- Nancy Mendelson
Is it Easier to Apologize than Ask for Permission?
So, I was all set to explore the notion of it being easier to apologize than to ask for permission, by using examples from my own experience in the hospitality industry, until a visit to Trader Joe’s made me rethink my entire approach. This brand that I absolutely love and respect had discontinued one of my favorite items and didn’t even ask my permission! I know, I know…completely irrational, but that’s the risk a company runs when loyal fans feel betrayed.
Anyway, here’s what happened:
Maybe it was the fact that navigating life in a Covid world feels like walking on tectonic plates that caused my abreaction, but when I learned that a tried-and-true favorite that we stocked in our freezer with for at least 8 years had been discontinued because it wasn’t popular, I lost my sh*t.
“Wait, WHAT?” I exclaimed!!! “Not popular enough???? I really tried to reign in my overwhelming sense of betrayal and not take it out on the friendly and informative “Crew Member”…but alas, in a split second, everything I knew about the business of branding and marketing went out the window and I went full Bubba Gump on him with my recitation of cauliflower-forward products now filling the freezer in place of my beloved creamy polenta with spinach and carrots (there, I said it.)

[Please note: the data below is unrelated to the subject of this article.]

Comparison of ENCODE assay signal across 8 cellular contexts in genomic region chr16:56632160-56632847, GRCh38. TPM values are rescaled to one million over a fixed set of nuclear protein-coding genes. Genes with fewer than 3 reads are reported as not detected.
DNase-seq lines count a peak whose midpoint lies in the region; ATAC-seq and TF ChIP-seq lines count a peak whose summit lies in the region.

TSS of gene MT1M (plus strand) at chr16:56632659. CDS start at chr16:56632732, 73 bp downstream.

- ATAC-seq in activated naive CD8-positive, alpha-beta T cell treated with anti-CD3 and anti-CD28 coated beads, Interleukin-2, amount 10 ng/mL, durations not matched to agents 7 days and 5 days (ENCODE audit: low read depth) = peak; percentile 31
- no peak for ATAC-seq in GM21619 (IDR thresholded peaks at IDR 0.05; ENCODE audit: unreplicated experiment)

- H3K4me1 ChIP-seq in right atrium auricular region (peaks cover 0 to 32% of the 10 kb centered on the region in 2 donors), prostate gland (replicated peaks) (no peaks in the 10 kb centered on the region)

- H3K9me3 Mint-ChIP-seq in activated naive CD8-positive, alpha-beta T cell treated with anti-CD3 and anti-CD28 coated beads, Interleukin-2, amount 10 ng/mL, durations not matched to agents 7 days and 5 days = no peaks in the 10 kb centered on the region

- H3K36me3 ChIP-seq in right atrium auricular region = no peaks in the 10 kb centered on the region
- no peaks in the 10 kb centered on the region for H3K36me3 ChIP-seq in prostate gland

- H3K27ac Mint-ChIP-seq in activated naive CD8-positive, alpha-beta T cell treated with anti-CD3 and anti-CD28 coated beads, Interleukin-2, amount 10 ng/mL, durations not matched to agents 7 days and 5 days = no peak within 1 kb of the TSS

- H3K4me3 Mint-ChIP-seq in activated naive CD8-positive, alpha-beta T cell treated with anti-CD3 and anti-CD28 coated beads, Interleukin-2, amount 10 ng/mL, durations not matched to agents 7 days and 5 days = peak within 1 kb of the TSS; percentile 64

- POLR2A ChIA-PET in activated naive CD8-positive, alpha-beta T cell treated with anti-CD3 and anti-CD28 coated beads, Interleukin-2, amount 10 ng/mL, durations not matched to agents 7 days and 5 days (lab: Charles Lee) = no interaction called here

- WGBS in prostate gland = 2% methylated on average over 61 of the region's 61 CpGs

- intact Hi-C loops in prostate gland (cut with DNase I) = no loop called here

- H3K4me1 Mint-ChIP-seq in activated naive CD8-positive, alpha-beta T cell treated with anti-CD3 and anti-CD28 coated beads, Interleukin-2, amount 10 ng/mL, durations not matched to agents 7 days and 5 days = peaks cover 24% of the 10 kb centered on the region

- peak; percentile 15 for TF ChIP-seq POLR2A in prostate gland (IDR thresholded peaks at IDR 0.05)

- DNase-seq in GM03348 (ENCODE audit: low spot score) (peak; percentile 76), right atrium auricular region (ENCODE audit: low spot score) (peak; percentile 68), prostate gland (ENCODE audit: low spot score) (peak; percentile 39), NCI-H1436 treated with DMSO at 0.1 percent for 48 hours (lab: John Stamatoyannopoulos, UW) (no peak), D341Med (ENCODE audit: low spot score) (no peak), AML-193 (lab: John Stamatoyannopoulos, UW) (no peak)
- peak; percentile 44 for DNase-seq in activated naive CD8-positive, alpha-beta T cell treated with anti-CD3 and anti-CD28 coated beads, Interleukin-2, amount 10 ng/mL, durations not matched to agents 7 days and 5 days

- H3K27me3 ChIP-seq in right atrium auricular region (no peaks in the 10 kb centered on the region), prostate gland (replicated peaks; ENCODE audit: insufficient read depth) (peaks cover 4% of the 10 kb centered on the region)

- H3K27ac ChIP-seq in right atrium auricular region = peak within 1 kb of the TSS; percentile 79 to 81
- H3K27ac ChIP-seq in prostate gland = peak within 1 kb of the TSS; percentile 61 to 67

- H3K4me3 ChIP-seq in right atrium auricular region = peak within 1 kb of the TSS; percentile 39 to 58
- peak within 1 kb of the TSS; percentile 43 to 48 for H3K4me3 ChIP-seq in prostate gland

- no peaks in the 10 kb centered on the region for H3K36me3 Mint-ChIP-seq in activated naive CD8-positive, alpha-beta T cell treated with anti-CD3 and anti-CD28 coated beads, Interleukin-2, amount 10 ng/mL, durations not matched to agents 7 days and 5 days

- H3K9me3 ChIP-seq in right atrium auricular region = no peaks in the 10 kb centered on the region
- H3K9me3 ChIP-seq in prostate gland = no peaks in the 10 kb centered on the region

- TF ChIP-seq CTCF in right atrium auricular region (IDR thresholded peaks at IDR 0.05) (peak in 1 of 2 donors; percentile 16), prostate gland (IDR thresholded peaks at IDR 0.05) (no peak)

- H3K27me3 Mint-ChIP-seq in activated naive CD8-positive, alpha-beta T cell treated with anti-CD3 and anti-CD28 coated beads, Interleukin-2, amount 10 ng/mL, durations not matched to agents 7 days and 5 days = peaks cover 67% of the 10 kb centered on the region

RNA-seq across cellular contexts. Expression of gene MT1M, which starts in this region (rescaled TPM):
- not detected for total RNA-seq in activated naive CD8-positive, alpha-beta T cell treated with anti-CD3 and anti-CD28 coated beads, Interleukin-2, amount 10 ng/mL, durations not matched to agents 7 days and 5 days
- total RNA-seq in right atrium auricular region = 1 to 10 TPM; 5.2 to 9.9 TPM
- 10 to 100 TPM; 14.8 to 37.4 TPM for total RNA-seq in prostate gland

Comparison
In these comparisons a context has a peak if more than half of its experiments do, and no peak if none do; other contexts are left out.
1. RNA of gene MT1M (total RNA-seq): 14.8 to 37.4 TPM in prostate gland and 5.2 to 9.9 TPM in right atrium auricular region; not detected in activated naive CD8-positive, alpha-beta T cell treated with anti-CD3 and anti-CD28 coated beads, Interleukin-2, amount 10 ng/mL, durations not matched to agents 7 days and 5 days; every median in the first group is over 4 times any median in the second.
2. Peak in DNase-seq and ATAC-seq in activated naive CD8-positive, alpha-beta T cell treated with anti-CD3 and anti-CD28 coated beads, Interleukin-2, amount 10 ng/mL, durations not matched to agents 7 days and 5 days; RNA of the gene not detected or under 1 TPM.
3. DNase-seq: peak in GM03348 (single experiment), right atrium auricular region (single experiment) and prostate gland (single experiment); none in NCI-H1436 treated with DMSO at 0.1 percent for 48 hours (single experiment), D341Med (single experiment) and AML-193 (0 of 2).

Et tu, Traitor Joe’s?!
My husband, Tom, told me my outburst provided a great source of amusement for others in the frozen food aisle and that I was in no way mean-spirited. Whew…because I was mortified by my public display of dismay. “Why don’t you write them when we get home,” he suggested…and so I did.
Their website made it very easy for me to contact them by providing a dedicated Discontinued Product Feedback Form that allowed space enough to vent with the assurance that someone at Trader Joe’s was listening. Clearly, I wasn’t their first disgruntled customer.
Within minutes I received an email response. It was written in a way that, while not personally crafted just for me, made me feel completely understood, respected… not like some raving lunatic. Although
what brand doesn’t want to engender that kind of passion and loyalty?
The amount of time, thought, effort, and understanding that Trader Joe’s put into that seemingly simple click on a website that literally invited me to vent my frustration, made me feel like a valued customer, and one they wanted to keep. It reminded me that in business you often have to make tough, unpopular decisions that are going to make people unhappy, and that you have to be prepared to take a hit for it, graciously.
There are a lot of brands in every industry who get it wrong…who all too easily dispense an apology to get a disgruntled customer off their back. It’s just lip service, and you can feel it. But it’s the Trader Joe’s and other exceptional brands in hospitality, retail, you name it, who understand that it takes a lot of hard work to make it easier to apologize than ask permission.